Northern Mexico has dealt with one of its most devastating droughts in decades, but brewers throughout the dry, parched landscape continued to expend water in their factories. After all, people around the world still needed their Corona and Tecate -- both of which had helped make Mexico the world's biggest international exporter of beer.
Droughts In Mexico May Negatively Impact The Beer Industry
Protests Began, Even As Beer Production Continued
In the large city of Monterrey, the pipes of a towering brick Heineken plant continued to pump water -- even as protests and fights began in lines at water distribution sites. The situation quickly led to a protest forming outside of the Heineken office in July, in which a group of activists blocked the front door of the office.
“You’d open the tap and there wouldn’t be a drop of water,” said Blanca Guzmán, who participated in the Heineken protest. The factories, however, “produced and produced and produced.”
The President Of Mexico Wants To Halt Beer Production
In July of this year, eight of the 32 states in Mexico underwent moderate to extreme droughts, causing more than half of the country's 2,463 municipalities to face water shortages, says the National Water Commission.
As a way to tackle the problem, Mexican President Andrés Manuel López Obrador swore to terminate beer production in the country's north, where most beer facilities operate. He hoped to move production to the less drought-plagued south.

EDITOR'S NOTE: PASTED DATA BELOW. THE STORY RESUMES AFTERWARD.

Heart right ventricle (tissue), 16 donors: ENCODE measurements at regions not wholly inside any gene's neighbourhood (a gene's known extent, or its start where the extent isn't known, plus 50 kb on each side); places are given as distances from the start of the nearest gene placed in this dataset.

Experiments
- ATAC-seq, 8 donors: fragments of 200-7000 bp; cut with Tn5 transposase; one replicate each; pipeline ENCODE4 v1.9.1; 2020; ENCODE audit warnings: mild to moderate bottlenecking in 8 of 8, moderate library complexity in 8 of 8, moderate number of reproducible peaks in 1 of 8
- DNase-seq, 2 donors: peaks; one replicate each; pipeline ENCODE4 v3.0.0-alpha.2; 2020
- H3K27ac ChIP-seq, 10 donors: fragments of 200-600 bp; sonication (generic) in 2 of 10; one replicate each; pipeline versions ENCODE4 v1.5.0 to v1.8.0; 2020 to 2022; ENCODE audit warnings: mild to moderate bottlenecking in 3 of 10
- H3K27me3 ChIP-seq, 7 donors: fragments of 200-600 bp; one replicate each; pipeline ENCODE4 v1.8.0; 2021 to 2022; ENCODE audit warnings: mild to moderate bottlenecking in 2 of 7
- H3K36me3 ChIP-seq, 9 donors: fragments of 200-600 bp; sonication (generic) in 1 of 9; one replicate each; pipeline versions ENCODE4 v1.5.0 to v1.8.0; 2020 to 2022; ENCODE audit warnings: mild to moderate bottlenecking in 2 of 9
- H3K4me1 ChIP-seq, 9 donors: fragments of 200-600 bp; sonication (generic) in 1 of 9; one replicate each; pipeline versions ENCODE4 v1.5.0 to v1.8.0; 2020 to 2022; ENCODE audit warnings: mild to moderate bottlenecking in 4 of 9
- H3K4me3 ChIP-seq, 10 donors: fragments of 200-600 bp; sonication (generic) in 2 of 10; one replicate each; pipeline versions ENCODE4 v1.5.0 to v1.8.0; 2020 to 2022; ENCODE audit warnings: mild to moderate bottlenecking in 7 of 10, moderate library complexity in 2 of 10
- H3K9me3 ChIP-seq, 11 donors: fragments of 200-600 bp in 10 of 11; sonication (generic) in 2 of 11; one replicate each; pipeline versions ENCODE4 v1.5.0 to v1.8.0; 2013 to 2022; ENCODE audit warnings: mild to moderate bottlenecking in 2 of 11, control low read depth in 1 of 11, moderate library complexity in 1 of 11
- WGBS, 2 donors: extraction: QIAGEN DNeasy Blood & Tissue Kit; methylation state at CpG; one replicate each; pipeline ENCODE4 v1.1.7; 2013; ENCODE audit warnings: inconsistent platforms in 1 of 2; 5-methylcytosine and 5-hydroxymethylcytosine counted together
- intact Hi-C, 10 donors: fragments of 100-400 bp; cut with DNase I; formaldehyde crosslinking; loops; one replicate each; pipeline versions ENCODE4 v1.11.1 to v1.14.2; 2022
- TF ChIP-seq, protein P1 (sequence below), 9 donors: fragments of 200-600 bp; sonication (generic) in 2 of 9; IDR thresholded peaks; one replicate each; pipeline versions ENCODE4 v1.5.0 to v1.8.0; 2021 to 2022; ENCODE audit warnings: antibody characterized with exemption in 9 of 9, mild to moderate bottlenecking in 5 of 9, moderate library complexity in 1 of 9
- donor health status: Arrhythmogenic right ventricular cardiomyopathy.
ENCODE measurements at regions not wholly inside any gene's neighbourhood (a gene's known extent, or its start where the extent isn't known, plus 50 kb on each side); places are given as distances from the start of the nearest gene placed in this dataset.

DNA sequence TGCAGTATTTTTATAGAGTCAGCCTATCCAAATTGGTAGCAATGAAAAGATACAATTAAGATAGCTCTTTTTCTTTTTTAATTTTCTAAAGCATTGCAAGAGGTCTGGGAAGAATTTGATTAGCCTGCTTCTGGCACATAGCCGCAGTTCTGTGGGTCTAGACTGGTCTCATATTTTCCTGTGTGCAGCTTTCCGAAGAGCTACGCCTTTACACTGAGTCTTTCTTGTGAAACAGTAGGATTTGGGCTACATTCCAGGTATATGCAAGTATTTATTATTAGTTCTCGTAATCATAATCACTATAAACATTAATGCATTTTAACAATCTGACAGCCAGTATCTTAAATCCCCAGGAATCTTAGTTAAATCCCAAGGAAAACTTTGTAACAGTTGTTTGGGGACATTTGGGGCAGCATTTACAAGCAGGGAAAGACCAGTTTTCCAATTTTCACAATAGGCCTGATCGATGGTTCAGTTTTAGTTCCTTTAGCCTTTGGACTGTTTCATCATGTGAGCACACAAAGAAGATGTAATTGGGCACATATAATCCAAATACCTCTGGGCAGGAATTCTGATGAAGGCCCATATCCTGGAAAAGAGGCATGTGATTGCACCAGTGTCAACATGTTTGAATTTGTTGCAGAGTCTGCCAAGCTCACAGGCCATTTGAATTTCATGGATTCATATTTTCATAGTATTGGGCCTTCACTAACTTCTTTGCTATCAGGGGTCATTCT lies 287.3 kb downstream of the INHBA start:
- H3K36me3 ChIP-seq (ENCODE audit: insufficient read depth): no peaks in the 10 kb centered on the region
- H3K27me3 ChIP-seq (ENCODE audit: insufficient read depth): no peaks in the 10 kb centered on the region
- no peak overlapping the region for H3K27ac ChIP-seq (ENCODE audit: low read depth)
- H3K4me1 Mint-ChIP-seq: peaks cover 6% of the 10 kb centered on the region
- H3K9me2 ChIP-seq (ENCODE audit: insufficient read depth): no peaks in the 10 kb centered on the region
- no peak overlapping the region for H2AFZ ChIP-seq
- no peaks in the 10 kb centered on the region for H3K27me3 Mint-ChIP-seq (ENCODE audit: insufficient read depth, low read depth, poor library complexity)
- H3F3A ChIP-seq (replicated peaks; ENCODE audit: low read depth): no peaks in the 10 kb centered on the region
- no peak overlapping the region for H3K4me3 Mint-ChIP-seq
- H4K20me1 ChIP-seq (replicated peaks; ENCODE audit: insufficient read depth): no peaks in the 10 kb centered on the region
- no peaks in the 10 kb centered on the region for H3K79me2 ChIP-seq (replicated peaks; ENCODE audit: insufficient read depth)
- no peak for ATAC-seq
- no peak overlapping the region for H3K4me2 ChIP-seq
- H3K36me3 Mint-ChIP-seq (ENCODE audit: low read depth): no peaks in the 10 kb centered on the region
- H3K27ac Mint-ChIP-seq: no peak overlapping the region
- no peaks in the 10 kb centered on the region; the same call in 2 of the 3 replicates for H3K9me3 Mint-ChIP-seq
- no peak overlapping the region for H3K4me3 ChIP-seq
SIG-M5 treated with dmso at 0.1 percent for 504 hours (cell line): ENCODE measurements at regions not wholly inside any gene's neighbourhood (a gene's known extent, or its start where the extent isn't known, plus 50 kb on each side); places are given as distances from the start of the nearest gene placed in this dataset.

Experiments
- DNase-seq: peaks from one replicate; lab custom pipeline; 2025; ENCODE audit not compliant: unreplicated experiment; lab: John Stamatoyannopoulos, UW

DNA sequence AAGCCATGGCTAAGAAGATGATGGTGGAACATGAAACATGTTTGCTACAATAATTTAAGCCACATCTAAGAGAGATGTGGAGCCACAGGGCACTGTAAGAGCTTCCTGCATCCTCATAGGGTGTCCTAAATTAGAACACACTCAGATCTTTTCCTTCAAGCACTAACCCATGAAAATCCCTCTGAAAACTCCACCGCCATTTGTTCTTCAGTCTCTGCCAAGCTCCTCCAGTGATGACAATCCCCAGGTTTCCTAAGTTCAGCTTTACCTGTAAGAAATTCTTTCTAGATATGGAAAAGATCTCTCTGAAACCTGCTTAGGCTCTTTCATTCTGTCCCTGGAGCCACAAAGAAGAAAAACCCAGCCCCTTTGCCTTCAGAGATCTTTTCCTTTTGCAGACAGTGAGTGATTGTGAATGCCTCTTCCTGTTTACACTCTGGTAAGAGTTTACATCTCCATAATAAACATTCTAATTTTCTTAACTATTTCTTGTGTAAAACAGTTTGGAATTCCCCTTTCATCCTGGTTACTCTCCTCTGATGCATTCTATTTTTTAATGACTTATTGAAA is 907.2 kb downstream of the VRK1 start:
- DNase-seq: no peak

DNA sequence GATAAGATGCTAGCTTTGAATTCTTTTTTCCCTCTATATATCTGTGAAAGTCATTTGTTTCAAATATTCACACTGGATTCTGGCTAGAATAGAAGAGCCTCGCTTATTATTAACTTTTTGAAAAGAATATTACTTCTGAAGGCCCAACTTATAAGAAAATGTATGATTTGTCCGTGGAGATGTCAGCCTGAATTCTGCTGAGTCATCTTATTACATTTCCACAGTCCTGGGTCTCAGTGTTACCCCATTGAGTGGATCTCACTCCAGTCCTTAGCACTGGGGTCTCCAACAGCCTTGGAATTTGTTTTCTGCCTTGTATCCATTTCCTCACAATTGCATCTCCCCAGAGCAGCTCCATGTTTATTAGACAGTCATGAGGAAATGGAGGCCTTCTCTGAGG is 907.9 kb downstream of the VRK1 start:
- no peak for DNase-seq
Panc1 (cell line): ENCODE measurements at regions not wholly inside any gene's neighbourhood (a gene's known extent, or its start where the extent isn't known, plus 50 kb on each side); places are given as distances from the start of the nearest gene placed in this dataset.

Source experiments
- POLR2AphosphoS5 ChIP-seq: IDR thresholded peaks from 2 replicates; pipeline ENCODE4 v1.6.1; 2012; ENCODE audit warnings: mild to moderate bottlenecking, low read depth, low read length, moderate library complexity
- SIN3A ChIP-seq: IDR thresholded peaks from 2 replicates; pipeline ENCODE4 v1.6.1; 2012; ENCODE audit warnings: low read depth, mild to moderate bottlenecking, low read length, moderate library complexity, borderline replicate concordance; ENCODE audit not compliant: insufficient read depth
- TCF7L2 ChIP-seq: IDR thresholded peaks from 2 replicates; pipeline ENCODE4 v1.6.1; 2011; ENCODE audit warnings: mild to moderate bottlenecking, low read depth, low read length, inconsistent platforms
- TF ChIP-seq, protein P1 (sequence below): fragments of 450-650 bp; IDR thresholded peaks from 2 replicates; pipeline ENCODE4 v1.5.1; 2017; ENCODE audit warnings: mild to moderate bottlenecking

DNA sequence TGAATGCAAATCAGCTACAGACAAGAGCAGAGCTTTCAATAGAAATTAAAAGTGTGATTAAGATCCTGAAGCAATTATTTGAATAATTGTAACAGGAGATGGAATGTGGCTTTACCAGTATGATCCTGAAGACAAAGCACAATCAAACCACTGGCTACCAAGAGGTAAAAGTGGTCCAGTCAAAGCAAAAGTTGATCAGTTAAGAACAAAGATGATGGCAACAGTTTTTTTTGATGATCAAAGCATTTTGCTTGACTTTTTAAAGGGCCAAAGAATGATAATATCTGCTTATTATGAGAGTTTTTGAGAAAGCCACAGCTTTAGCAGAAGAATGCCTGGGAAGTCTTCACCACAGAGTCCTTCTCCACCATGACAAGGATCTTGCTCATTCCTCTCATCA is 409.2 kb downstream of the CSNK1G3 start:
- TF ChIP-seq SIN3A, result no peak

“This is not to say we’re not going to produce any more beer,” said Obrador in a news conference. “It’s to say we’re not going to produce beer in the north. That’s over.”
But The Mexican Government Is Part Of The Problem
However, the Mexican federal government may be responsible for the issue of the factories guzzling water. As the government has handed out water use permits to industrial entities, it hasn't heeded local environments and the effects that the permits may have on local households.
“Giving out concessions based on market criteria has created these problems,” said Iván Martínez Zazueta, a PhD student in geography who has called for a hold on the beer industry in Mexicali, a Mexican border city.
Others Believe The Beer Industry Isn't To Blame
Supporters of breweries say that complaints about the beer industry are uncalled for.
Regarding the President's decision to terminate beer production -- which has yet to come to pass -- José Luis Luege, a former chief of the National Water Commission, claimed, “It was one of those declarations that the president makes in the morning that is totally off base, but that generates real damage to the economy,”